A rocket containing poison gas landed close to Mohammed Ali Ahmed as he fled Warmila village towards the mountains nearby. It was 8 am.
Two Iraqi planes were just south of Iraq’s border with Turkey when they launched their missiles on 27 August 1988 as part of a military offensive across the Bahdinan region of Iraqi Kurdistan.
The offensive had begun two days earlier: gas attacks on some 70 villages had sent tens of thousands of Kurds fleeing for their lives towards Turkey and Iran.
Semi-conscious after collapsing in the cloud of yellow gas, Mohammed heard voices nearby and realised they were talking of him as if he were dead
This was the culmination of Saddam Hussein’s Eighth and Final Anfal. Its target was the guerrilla forces of the Kurdistan Democratic Party (KDP) led by Masoud Barzani, whose main force was concentrated in the Bahdinan region.
A yellowish cloud of gas drifted towards Mohammed. He immediately felt dizzy and then fell face down on the ground, scarcely able to breathe. Semi-conscious, he heard voices nearby and realised they were talking of him as if he were dead. He lay there for eight hours or so.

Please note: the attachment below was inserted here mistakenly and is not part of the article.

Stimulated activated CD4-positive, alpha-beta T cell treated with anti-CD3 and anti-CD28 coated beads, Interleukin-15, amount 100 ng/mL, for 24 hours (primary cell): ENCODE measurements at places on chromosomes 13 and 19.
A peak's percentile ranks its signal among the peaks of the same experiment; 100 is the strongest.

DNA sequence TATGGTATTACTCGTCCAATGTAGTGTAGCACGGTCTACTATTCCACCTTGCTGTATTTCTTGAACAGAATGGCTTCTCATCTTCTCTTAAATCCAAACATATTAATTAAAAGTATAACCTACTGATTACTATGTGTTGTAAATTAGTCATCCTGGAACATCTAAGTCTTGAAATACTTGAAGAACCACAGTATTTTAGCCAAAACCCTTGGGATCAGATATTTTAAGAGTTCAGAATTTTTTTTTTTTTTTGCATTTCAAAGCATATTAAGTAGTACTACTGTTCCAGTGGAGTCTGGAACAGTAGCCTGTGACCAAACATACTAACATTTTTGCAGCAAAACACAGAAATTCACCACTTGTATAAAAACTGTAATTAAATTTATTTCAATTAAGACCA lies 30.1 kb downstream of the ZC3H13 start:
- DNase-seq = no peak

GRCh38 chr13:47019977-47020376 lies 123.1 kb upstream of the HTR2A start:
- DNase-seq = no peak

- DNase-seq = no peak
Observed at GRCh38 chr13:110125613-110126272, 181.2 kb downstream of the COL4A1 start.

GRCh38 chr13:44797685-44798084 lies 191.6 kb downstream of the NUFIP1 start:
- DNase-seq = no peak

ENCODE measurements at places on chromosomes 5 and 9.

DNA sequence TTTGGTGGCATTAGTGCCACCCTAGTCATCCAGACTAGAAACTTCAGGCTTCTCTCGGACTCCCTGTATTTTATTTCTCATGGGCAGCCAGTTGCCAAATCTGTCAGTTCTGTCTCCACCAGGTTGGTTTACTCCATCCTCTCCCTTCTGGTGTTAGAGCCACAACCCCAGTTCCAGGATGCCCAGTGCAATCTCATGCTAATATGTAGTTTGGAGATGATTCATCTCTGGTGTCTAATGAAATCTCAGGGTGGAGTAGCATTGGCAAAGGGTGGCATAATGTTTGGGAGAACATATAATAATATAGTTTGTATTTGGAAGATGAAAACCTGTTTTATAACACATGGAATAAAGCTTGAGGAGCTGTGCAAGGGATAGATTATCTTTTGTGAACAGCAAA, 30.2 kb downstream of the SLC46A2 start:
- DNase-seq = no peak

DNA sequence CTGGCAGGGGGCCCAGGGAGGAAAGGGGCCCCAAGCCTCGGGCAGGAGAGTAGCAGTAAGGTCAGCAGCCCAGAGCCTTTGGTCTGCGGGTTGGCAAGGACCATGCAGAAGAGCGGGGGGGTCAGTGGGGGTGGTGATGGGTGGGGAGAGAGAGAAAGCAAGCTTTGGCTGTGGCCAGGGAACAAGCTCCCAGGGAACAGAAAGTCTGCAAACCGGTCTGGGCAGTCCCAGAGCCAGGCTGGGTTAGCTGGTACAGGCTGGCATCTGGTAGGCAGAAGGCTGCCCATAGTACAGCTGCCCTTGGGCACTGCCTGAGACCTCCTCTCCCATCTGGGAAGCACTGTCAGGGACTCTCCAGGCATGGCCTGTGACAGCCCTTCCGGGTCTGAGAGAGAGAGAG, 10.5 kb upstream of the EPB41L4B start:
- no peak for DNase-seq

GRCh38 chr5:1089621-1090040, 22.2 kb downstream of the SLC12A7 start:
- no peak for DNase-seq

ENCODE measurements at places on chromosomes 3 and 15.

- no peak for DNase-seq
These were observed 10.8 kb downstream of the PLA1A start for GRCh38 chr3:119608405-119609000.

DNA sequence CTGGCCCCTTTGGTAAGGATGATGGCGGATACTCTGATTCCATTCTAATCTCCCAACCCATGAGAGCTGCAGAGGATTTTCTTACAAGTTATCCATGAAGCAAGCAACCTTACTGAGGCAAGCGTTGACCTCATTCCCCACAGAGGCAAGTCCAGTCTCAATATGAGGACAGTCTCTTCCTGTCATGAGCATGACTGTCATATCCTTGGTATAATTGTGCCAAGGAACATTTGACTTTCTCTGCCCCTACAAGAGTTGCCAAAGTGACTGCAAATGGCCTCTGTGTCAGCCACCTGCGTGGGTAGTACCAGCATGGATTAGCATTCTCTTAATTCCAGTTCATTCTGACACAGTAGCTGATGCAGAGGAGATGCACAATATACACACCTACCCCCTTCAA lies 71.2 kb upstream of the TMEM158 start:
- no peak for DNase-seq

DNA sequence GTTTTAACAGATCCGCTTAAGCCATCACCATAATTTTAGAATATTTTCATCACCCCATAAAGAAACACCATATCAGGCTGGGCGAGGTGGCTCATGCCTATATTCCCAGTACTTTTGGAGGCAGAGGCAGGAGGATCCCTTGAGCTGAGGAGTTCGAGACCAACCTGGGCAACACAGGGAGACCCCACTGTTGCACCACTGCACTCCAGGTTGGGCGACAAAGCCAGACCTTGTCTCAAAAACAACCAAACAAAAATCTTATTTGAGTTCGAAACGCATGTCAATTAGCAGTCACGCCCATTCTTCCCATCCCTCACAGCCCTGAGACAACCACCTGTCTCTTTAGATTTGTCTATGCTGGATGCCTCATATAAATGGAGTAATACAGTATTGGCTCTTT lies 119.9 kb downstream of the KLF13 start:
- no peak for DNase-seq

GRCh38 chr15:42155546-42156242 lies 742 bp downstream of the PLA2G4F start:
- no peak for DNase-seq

Some people then loaded Mohammed onto a mule and took him to Betanirka village where many villagers from Warmila had gathered. A doctor gave him an injection and he began to vomit.
‘At least I knew I was alive,’ says Mohammed.
Days later, the villagers headed toward the Turkish border but found their way blocked by the Iraqi military. They surrendered and were put on trucks. Mohammed felt as if his limbs were paralysed. ‘I felt like an unburied dead person,’ he says.
They were taken to Nizarka fort where living conditions were squalid. For two nights Mohammed slipped in and out of consciousness.
‘I was lying on my back and couldn’t move at all, and if my mother hadn’t been with me I would have died,’ he says. ‘My leg, stomach and arm were rotting. It felt like there was a hole in my chest and there were no doctors.’
I felt like an unburied dead person
Whilst still at Nizarka, the surviving villagers from Warmila were amnestied and trucked to Baharka, a desolate plain just north of Erbil, where there was no shelter, food nor water.
‘Baharka was full of thorns. We would have died there if not for the people of Erbil,’ says Mohammed. ‘They brought us many things, food and beds. God bless them.’
‘About 40 men disappeared from our village, and that’s not including children. Some 30 children from the village died in Baharka because of illness – they got measles – but also because of hunger and heat.’